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Data Scientist @ Explorer Media


Jul
23
comment periodicity of an interval exchange transformation(IET)
Is the number of segments in the interval exchange finite?
Jul
22
comment Area of projection of cube in $\mathbb{Z}^3$ onto a hyperplane
@DanielRust I thought I was simplifying by using $[-1,1]^3$ instead of a unit cube which would be $[-\tfrac{1}{2}, \tfrac{1}{2}]$.
Jul
22
comment Area of projection of cube in $\mathbb{Z}^3$ onto a hyperplane
Is it possible your answer can be simplified since $e_x, e_y, e_z$ are orthonormal?
Jul
22
comment Area of projection of cube in $\mathbb{Z}^3$ onto a hyperplane
@DanielRust Can you expand that into an answer below? Basically, I need to know how the projections $p(e_i)$ change with the normal vector $\mathbf{n} \in S^2$.
Jul
22
comment An inequality on sequences with each term dividing sum of two neighbouring terms
@shadow10 You can subsitute $\frac{x_{i+1}}{x_i} = k_i - \frac{1}{\frac{x_{i-1}}{x_i}} = k_i - \cfrac{1}{k_{k-1} - ...}$ and keep substituting to get some kind of continued fraction. Or maybe you can start from: $$ 2X \equiv 2(x_1 + \dots x_n) = k_1 x_1 + \dots k_n x_n $$ So there is an average of the $\mathbb{E}[k_i]=2$
Jul
22
comment Sign convention for derivatives in a $\mathbb{Z}_2$ graded space
@vkarve $\theta \cdot \theta g'(t) = 0$ since $\theta^2 = 0$. Maybe you also need $\tfrac{d\theta}{dt} = 0$ and are left with $\theta g'(t)$.
Jul
22
comment A Cauchy-Schwartz type inequality
What about setting $x_1 = \dots = x_n = 1$ then $A = \frac{n}{k}$.
Jul
9
comment Why is Volume^2 at most product of the 3 projections?
Here is a proof in the notes of Guth on the Polynomial Method the cube $\square$ seems to be a natural shape for this type of projection inequality. Notes by Noga Alon on combinatorial nullstellensatz seem similar in spirit, though I do like the geometric flavor of the original result.
Jul
7
comment Check membership in a matrix group
Are these $2\times 2$ matrices? are these $n \times n$ ?
Jul
5
comment Working out the details of example 1.13 Hatcher: $\ E_{fg}\oplus n \approx E_f \oplus E_g$
math.stackexchange.com/questions/41936/…
Jul
5
comment Why is the Plancherel measure interesting?
@blue In a sense, there are really only two groups. Permutation groups $S_n$ & unitary groups $SU(n)$ which are related by Schur-Weyl duality. All other groups can be gotten by embedding into a permutation group or matrix group. This an exaggeration. Plancherel measure is natural since its dual to uniform measure on $G$ is natural. To make this more interesting, consider group actions on sets $X$ other than $G$ itself, & induce maps $g: L^2(X) \to L^2(X)$.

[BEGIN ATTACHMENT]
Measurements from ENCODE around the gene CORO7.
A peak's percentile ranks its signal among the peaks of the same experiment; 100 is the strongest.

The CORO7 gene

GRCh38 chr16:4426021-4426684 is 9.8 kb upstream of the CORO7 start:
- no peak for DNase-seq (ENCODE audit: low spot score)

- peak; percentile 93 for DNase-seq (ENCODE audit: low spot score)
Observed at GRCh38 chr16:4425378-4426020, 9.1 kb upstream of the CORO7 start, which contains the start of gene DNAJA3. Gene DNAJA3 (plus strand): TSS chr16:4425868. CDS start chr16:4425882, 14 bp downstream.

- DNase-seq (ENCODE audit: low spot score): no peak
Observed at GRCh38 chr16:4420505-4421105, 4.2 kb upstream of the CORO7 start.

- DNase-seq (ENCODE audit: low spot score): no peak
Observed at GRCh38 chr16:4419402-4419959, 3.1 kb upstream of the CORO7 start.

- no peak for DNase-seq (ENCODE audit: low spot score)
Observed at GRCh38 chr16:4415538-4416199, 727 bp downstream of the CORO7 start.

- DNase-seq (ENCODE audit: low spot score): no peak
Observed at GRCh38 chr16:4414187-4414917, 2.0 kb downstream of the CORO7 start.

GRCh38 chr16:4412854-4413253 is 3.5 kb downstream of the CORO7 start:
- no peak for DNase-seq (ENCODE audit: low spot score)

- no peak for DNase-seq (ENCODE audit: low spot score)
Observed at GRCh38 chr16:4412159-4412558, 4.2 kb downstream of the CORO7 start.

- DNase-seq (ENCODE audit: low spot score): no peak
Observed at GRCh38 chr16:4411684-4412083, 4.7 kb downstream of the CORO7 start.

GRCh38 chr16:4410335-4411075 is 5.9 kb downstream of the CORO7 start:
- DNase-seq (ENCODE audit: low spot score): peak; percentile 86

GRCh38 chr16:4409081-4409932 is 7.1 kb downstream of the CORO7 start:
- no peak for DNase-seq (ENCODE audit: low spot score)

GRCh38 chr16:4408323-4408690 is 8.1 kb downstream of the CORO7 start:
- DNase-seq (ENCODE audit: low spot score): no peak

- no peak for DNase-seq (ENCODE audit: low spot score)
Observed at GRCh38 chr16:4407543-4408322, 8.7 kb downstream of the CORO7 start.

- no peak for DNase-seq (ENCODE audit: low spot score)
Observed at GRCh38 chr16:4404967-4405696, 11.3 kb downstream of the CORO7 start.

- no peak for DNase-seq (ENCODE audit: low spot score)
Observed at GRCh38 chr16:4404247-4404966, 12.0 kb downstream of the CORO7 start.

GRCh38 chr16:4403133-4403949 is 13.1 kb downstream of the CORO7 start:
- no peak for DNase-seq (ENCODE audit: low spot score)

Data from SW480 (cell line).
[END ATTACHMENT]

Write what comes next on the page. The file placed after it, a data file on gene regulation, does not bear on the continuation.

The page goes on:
Jul
5
comment Why is the Plancherel measure interesting?
@blue Do you want class functions only or all of $L^2(G)$? Using the Peter Weyl theorem we have that $$L^2(G) = \bigoplus_{V \in \mathrm{Irr}(G)} V \otimes \overline{V}$$ so any function in $L^2(G)$ can be written as the sum of "matrix elements" of the representations of $G$. Taking the trace of both sides we get $$|G| = \sum (\dim V)^2 $$ which returns Plancherel measure under normalization.
Jun
26
comment identifying a subgroup of $S_8$ generated by 4-cycles
@DerekHolt Thanks for your reply. My main question is about the Cayley graph generated by these 4-cycles, but for today I settled on this easier question I could state more precisely.
Jun
25
comment identifying a subgroup of $S_8$ generated by 4-cycles
@DerekHolt can you find me a word in these generators giving the transposition $(12)$ ?
Jun
25
comment identifying a subgroup of $S_8$ generated by 4-cycles
@tomasz group $G$ might have an action on some other vector space
Jun
25
comment identifying a subgroup of $S_8$ generated by 4-cycles
@tomasz I am asking about the subgroup generated by the six 4-cycles I have listed.
Jun
21
comment examples of polyclic groups
@NoahS I don't know, is it? Google says upper triangular is sufficient.
Jun
21
comment examples of polyclic groups
@NoahS So $U(n)$ is locally compact topological group so it is "unimodular". Then the lattice would be $SO(n,\mathbb{Z})$ or some other arithemtic group - as in these notes. However, $\mathrm{SL}(n,\mathbb{Z})$ is not polycyclic - so I am still not understanding.
Jun
21
comment examples of polyclic groups
@YCor I can't find definitions or example of the notions of the theorem. I would like to see an explicit example of a "solvable unimodular lie group" $G$ and a lattice $\Gamma$ in that group.
Jun
21
comment Evaluate $\int_{0}^1 \prod_{k=2}^n \lfloor kx \rfloor dx$
$\lfloor kx \rfloor \approx kx$ so your integrand is basically $ \int dx \; n! x^{n-1} = (n-1)!$. Is there a reason this approximation is not enough? $$ . $$ The Farey Fractions should be helpful since you need rational nubmers with denominator up to $n$.